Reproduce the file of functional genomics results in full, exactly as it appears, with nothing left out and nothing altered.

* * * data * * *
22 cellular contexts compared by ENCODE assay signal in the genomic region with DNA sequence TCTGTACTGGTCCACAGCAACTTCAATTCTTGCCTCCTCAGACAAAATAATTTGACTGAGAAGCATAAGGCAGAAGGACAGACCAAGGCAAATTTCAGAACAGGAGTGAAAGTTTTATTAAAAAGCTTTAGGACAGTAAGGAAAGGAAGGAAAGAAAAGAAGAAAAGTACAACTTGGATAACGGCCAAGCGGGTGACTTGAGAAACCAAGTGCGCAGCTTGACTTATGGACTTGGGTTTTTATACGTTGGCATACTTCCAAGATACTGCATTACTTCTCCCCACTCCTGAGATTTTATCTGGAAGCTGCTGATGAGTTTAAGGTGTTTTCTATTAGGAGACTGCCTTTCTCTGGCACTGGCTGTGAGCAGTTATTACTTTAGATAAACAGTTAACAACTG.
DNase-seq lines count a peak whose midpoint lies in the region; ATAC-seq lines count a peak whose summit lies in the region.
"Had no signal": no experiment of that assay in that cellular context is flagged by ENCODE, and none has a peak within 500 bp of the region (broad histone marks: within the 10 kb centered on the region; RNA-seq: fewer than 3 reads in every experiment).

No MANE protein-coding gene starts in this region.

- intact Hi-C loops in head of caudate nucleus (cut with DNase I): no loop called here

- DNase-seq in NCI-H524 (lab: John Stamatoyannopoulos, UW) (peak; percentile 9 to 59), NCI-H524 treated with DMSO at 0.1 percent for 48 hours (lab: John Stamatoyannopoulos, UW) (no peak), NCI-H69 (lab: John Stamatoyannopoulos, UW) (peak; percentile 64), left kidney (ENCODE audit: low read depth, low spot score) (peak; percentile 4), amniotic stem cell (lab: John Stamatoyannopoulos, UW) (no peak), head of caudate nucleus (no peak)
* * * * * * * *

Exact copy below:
22 cellular contexts compared by ENCODE assay signal in the genomic region with DNA sequence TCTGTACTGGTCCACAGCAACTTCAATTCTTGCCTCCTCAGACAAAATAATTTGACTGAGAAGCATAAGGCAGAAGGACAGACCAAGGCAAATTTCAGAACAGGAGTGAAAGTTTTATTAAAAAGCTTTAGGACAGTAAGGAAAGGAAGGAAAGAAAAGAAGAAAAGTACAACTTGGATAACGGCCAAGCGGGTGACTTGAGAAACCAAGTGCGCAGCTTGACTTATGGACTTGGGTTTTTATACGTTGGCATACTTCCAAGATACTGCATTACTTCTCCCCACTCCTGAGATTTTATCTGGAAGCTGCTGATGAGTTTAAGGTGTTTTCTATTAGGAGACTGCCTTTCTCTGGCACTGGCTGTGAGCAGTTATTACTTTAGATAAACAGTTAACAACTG.
DNase-seq lines count a peak whose midpoint lies in the region; ATAC-seq lines count a peak whose summit lies in the region.
"Had no signal": no experiment of that assay in that cellular context is flagged by ENCODE, and none has a peak within 500 bp of the region (broad histone marks: within the 10 kb centered on the region; RNA-seq: fewer than 3 reads in every experiment).

No MANE protein-coding gene starts in this region.

- intact Hi-C loops in head of caudate nucleus (cut with DNase I): no loop called here

- DNase-seq in NCI-H524 (lab: John Stamatoyannopoulos, UW) (peak; percentile 9 to 59), NCI-H524 treated with DMSO at 0.1 percent for 48 hours (lab: John Stamatoyannopoulos, UW) (no peak), NCI-H69 (lab: John Stamatoyannopoulos, UW) (peak; percentile 64), left kidney (ENCODE audit: low read depth, low spot score) (peak; percentile 4), amniotic stem cell (lab: John Stamatoyannopoulos, UW) (no peak), head of caudate nucleus (no peak)